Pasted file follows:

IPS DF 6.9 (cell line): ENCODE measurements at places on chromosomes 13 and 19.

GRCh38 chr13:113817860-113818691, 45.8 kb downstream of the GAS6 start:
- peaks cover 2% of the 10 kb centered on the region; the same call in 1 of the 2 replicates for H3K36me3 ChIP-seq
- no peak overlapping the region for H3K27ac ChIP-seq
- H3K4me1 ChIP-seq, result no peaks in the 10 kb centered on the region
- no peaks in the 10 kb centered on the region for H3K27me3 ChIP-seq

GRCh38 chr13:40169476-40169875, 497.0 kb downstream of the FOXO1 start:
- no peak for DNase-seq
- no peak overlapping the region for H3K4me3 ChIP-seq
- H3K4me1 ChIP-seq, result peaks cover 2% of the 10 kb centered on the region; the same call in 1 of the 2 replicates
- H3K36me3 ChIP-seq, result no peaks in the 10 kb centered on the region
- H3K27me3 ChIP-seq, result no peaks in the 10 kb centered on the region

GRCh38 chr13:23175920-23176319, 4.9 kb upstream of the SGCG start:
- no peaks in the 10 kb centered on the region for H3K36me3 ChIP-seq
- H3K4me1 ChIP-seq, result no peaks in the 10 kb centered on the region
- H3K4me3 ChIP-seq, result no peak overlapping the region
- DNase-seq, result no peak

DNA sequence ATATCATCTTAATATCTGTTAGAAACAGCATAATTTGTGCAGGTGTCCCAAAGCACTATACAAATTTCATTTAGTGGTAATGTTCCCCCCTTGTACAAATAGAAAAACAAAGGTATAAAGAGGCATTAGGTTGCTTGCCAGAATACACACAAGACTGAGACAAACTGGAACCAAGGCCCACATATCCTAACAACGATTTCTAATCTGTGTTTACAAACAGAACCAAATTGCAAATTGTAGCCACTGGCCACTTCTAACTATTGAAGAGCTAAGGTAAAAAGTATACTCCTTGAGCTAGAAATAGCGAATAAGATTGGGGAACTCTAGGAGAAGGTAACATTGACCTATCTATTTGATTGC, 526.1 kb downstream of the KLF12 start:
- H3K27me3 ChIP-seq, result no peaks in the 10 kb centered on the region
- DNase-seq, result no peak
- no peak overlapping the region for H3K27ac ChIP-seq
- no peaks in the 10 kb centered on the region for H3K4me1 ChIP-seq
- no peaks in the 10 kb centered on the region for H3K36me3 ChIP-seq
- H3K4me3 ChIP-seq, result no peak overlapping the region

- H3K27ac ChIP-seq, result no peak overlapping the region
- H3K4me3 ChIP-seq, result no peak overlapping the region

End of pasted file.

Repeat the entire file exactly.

IPS DF 6.9 (cell line): ENCODE measurements at places on chromosomes 13 and 19.

GRCh38 chr13:113817860-113818691, 45.8 kb downstream of the GAS6 start:
- peaks cover 2% of the 10 kb centered on the region; the same call in 1 of the 2 replicates for H3K36me3 ChIP-seq
- no peak overlapping the region for H3K27ac ChIP-seq
- H3K4me1 ChIP-seq, result no peaks in the 10 kb centered on the region
- no peaks in the 10 kb centered on the region for H3K27me3 ChIP-seq

GRCh38 chr13:40169476-40169875, 497.0 kb downstream of the FOXO1 start:
- no peak for DNase-seq
- no peak overlapping the region for H3K4me3 ChIP-seq
- H3K4me1 ChIP-seq, result peaks cover 2% of the 10 kb centered on the region; the same call in 1 of the 2 replicates
- H3K36me3 ChIP-seq, result no peaks in the 10 kb centered on the region
- H3K27me3 ChIP-seq, result no peaks in the 10 kb centered on the region

GRCh38 chr13:23175920-23176319, 4.9 kb upstream of the SGCG start:
- no peaks in the 10 kb centered on the region for H3K36me3 ChIP-seq
- H3K4me1 ChIP-seq, result no peaks in the 10 kb centered on the region
- H3K4me3 ChIP-seq, result no peak overlapping the region
- DNase-seq, result no peak

DNA sequence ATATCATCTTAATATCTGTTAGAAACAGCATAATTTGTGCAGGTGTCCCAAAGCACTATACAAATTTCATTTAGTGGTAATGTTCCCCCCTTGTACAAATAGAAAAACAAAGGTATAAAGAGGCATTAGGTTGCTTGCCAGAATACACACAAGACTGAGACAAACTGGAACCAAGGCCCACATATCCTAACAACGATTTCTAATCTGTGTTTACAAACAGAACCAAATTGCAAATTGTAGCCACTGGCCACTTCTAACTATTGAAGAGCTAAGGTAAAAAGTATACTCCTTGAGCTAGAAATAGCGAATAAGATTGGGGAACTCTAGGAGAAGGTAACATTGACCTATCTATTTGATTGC, 526.1 kb downstream of the KLF12 start:
- H3K27me3 ChIP-seq, result no peaks in the 10 kb centered on the region
- DNase-seq, result no peak
- no peak overlapping the region for H3K27ac ChIP-seq
- no peaks in the 10 kb centered on the region for H3K4me1 ChIP-seq
- no peaks in the 10 kb centered on the region for H3K36me3 ChIP-seq
- H3K4me3 ChIP-seq, result no peak overlapping the region

- H3K27ac ChIP-seq, result no peak overlapping the region
- H3K4me3 ChIP-seq, result no peak overlapping the region